Church may end abusers’ ‘cloak of secrecy’

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The centuries-old secrecy of the Church of England confessional should no longer be used as a “cloak” to protect child abusers and keep their admissions confidential, according to the Archbishop of York.

Dr John Sentamu has backed calls for a change to the Church’s position after admitting he was “deeply ashamed” by its failure to ensure children were not abused by Robert Waddington, the former Dean of Manchester.

Waddington, who is accused of abusive acts towards a teenage boy at his home in York after retiring to the city in 1993, is also said to have abused boys in Manchester, London, Carlisle and in Australia as long ago as the 1950s.

A report by Judge Sally Cahill QC and commissioned by Dr Sentamu found there were “systemic failures” by the Church in its handling of allegations of sex abuse against Waddington, who died from cancer in 2007.

It said the actions of Dr Sentamu’s predecessor, Lord Hope of Thornes, meant “opportunities were missed” to start an investigation after the first allegation was made in 1999 which may have led to a prosecution while Waddington was alive.

The judge said it is not possible to say what the consequences would have been if Lord Hope had acted differently. But she said: “Our conclusion, having heard his evidence, is that his concern for the welfare of Robert Waddington seems to have been paramount in his response to these allegations.”

Lord Hope has denied suggestions that he covered up allegations against Waddington, but offered a “personal and profound apology” to the victims if they felt they had been denied justice.

Dr Sentamu said: “Although the report notes no-one has come forward to say they were abused by Robert Waddington after the first complaint was made in 1999, what stands out is that between 1999 and 2004 those in senior positions responsible for taking decisions in these matters were ‘not qualified or sufficiently experienced in child protection’.”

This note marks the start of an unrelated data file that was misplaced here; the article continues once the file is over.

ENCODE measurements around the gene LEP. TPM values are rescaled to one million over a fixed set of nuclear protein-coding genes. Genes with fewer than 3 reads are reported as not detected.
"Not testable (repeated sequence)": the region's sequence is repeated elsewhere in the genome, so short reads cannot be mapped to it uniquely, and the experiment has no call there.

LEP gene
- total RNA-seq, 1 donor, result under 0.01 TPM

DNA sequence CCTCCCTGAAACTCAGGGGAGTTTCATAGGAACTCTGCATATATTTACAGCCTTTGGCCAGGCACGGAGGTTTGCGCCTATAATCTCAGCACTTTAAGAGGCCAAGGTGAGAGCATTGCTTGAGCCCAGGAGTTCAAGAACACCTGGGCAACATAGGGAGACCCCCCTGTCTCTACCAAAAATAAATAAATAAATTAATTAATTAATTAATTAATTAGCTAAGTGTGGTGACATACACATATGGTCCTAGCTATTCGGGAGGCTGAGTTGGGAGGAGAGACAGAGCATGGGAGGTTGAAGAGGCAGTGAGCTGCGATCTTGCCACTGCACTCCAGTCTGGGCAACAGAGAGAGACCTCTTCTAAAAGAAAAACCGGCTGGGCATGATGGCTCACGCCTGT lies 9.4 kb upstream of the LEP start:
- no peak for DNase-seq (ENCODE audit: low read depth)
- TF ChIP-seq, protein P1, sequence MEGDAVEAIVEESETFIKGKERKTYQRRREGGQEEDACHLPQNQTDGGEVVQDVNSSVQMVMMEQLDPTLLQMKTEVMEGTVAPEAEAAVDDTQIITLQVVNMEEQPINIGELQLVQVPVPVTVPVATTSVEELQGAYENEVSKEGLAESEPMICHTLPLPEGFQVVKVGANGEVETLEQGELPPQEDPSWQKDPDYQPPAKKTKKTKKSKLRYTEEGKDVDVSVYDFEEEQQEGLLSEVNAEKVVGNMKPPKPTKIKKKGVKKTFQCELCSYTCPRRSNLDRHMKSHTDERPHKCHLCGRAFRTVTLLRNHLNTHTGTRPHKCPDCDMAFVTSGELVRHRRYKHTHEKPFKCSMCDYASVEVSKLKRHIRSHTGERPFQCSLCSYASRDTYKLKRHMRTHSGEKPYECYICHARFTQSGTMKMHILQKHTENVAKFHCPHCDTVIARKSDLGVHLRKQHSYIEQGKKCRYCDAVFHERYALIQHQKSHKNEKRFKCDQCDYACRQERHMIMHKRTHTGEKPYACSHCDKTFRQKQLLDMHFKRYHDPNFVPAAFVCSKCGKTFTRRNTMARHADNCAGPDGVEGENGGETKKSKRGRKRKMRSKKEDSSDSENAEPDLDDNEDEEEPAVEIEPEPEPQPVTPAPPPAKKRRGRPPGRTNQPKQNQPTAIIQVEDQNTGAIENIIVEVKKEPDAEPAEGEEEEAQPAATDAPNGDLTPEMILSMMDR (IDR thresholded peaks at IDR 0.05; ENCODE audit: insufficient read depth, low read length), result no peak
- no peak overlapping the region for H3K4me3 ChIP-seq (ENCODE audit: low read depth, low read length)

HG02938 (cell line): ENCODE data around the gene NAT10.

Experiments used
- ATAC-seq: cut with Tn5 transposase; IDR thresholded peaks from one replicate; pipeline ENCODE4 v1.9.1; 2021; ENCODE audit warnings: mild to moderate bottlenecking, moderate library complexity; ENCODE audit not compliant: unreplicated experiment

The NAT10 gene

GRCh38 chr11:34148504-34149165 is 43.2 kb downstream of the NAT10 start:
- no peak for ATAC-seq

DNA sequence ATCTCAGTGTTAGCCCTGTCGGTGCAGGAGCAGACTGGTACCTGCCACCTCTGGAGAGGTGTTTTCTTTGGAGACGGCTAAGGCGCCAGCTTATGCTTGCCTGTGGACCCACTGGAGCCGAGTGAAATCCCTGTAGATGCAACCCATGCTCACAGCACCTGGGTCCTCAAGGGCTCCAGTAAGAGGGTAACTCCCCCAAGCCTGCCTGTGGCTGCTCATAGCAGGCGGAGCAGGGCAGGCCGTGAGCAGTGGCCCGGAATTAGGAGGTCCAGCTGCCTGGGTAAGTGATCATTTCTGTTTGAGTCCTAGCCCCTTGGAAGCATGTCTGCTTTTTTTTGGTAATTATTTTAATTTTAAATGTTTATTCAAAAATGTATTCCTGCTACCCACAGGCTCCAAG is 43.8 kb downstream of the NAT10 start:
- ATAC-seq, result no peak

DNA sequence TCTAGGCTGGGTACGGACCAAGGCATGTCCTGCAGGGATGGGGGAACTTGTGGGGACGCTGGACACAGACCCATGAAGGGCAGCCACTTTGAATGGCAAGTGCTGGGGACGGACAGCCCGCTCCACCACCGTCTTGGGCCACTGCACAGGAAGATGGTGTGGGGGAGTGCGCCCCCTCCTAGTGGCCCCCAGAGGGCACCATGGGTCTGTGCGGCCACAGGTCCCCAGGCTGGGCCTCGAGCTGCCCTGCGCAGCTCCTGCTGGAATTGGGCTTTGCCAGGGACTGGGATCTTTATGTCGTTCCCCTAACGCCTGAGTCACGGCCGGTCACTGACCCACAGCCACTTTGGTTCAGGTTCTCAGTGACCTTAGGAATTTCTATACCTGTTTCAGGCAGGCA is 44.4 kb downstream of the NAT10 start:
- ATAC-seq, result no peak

Dr Sentamu added that he had “every sympathy” with the view expressed by one victim that admissions of abuse made during confessional should no longer be confidential.

For centuries the secrecy of the confessional has been sacrosanct, but the Church of England may now relax the rules to allow clergy to reveal serious crimes such as child abuse.

The Archbishops’ Council has commissioned work exploring whether the position should change, and proposals could go before the General Synod.

Dr Sentamu told The Yorkshire Post: “I, for one, say the confessional with regard to safeguarding of children, really must not be used as a cloak of covering up and protecting people who have abused children.”

Among the claims of abuse made to the report’s authors were from a choir boy, one of three who regularly visited Waddington’s house in York as teenagers in the 1990s. The report said the acts were “abusive and... could be deeply emotionally damaging to a teenager aged 13”.

Opinion: Page 12.